XB: The opportunity to work on that was obviously thrilling. Jim [Cameron] is a genius. The term gets bandied around randomly and constantly, but in the business he’s also known as a pretty tough ride. When asked, I always say, “If I’m gonna go to the war, that’s the motherfucker I want to lead the army.” That’s a general I’ll go down fighting with and for, because he knows what the hell he’s doing.
The Incredible Hulk (1982)—“Tom”
AVC: According to IMDB, your first TV role was playing a Marine on an episode of M*A*S*H.
XB: Um… that might be the first one that comes up, but my first TV role was actually playing a punk with a heart of gold on The Incredible Hulk.
AVC: Even better.
XB: There you go. There’s some pop culture for you.
AVC: So how realistic was the punk? Are we talking a Quincy-episode type of punk?
XB: No, but when you’re playing a punk with a heart of gold—I mean, I’d just come from New York, and I’d been hanging out at CBGBs, so I knew the authenticity of the scene, but I also knew that that wasn’t likely what they wanted me to bring to an episode of The Incredible Hulk. [Laughs.] You know, they were doing these darling little morality plays, those episodes of that show. Lisa Jane Persky and I met on that episode—we’re still friends to this day—and we both knew the downtown New York scene inside and out, so we knew we were doing a wink and a nod to it.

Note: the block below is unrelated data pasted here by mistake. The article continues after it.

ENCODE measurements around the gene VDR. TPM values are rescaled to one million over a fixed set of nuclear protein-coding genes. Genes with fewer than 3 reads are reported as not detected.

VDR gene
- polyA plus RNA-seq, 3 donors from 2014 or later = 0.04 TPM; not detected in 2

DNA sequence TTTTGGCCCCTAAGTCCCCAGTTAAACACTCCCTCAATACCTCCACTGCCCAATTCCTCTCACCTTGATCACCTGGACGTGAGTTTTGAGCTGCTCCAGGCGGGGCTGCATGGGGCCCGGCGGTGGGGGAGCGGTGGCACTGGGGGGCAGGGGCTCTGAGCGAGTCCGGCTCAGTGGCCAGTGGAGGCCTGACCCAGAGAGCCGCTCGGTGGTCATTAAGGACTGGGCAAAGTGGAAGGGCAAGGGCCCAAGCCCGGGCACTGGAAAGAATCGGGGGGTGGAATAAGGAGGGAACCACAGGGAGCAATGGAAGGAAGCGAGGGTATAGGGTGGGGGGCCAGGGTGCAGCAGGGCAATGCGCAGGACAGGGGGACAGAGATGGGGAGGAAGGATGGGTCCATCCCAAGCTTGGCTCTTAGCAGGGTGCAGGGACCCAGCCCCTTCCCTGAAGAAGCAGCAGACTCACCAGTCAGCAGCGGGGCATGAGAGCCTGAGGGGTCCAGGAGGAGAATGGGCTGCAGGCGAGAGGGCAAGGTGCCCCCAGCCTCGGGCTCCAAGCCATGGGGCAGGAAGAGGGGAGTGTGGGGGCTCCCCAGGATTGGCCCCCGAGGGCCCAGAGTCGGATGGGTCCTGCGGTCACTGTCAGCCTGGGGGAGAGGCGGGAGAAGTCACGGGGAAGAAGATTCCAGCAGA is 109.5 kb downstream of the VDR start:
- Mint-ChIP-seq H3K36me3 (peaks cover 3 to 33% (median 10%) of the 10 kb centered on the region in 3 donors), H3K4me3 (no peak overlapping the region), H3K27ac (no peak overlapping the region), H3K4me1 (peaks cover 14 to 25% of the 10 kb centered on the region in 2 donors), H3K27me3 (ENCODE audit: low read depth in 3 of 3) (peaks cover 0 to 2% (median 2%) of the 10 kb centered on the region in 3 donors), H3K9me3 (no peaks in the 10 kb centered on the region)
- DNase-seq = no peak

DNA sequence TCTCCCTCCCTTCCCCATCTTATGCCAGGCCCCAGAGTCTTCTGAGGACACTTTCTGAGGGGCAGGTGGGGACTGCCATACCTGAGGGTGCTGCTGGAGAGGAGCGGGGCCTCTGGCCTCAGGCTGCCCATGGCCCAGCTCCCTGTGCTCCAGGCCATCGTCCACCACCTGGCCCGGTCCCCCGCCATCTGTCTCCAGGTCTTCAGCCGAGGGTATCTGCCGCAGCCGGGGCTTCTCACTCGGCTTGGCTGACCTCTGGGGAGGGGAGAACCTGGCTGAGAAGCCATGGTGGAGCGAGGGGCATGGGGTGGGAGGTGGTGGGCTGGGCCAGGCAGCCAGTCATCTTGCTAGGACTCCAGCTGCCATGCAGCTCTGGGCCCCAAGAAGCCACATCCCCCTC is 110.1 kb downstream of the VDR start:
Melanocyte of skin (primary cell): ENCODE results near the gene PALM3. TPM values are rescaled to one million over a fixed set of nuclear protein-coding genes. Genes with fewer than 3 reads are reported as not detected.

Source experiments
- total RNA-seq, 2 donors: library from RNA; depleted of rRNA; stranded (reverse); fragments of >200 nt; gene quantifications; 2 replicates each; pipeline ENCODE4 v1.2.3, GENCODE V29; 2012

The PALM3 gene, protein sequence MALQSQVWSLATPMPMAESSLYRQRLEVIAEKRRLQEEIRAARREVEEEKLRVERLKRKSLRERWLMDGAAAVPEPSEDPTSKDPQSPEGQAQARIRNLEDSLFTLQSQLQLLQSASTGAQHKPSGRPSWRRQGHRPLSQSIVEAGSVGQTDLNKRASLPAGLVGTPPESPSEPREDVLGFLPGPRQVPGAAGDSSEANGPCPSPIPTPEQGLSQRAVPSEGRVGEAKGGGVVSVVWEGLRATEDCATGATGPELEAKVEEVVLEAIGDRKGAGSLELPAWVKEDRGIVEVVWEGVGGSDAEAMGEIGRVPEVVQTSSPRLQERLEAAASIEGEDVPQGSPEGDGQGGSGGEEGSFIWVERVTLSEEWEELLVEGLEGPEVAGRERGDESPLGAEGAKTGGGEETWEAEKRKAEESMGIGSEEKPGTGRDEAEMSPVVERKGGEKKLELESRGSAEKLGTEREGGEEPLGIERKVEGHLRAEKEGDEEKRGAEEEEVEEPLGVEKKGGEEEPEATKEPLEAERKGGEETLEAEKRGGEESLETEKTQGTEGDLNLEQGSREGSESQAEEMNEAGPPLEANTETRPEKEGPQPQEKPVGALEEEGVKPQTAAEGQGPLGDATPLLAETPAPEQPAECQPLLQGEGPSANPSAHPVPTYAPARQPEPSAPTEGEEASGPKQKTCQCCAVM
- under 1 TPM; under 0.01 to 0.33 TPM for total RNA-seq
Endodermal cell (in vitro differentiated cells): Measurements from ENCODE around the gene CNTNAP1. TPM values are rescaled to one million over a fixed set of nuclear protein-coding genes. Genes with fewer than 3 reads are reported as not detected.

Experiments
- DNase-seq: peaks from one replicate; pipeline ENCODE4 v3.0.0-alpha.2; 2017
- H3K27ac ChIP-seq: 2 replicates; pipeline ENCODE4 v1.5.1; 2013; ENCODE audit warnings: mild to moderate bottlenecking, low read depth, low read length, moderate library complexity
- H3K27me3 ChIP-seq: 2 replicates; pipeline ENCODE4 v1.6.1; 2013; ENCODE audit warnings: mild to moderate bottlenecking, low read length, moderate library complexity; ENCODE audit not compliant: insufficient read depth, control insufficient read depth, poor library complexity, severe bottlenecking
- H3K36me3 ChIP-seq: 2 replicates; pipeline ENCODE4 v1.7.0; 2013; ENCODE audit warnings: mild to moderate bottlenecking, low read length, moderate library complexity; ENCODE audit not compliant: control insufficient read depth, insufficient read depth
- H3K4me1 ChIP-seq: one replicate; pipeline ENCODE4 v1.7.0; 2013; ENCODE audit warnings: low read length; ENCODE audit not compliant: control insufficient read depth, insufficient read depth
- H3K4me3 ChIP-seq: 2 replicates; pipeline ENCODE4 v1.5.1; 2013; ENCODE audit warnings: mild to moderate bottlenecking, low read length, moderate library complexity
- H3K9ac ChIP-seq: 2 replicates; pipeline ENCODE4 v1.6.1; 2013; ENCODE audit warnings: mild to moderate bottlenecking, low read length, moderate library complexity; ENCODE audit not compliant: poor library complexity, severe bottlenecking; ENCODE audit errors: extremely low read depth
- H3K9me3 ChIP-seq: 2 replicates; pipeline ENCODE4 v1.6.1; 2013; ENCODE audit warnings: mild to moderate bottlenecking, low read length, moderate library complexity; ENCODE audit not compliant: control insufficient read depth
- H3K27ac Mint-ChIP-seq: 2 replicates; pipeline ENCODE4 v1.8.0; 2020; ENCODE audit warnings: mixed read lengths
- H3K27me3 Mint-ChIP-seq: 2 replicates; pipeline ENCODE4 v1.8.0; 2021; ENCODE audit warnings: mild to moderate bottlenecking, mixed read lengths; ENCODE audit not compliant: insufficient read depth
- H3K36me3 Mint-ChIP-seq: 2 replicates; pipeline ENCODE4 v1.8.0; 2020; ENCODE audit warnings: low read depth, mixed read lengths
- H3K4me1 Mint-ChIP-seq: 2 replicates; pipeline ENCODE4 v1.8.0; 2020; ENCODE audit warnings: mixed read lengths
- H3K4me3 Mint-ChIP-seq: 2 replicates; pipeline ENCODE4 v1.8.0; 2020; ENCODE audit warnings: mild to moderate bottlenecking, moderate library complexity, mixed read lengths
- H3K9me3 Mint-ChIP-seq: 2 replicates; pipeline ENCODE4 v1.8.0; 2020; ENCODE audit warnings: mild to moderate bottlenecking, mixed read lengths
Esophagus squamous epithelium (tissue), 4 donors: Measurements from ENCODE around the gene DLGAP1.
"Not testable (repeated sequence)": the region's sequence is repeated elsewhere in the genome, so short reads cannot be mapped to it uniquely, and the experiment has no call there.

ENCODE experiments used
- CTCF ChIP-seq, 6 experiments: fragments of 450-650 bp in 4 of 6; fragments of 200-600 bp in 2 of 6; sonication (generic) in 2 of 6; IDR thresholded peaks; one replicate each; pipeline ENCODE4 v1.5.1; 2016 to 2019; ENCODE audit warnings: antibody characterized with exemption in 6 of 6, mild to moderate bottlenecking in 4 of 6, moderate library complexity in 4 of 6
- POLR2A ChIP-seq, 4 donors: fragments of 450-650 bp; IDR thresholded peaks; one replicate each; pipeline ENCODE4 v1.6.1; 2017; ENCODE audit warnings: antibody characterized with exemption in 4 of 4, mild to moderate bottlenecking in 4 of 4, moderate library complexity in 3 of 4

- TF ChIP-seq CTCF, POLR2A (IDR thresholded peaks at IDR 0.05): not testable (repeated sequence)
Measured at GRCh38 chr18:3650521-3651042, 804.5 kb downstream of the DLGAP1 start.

But the fun part for me was that my character, even though he was externally rough, was like, “We shouldn’t be doing this…” He knew it was a bad idea to rob this city that had just been declared quarantined. “It’s gonna come to no good!” So sure enough… [Laughs.] It was like, “I warned ’em!” But because I didn’t want to do it, I got to survive, and I got to be carried away by Bill Bixby himself, after having just been Lou Ferrigno as the Hulk when he discovered me.
AVC: What a way to begin your TV career.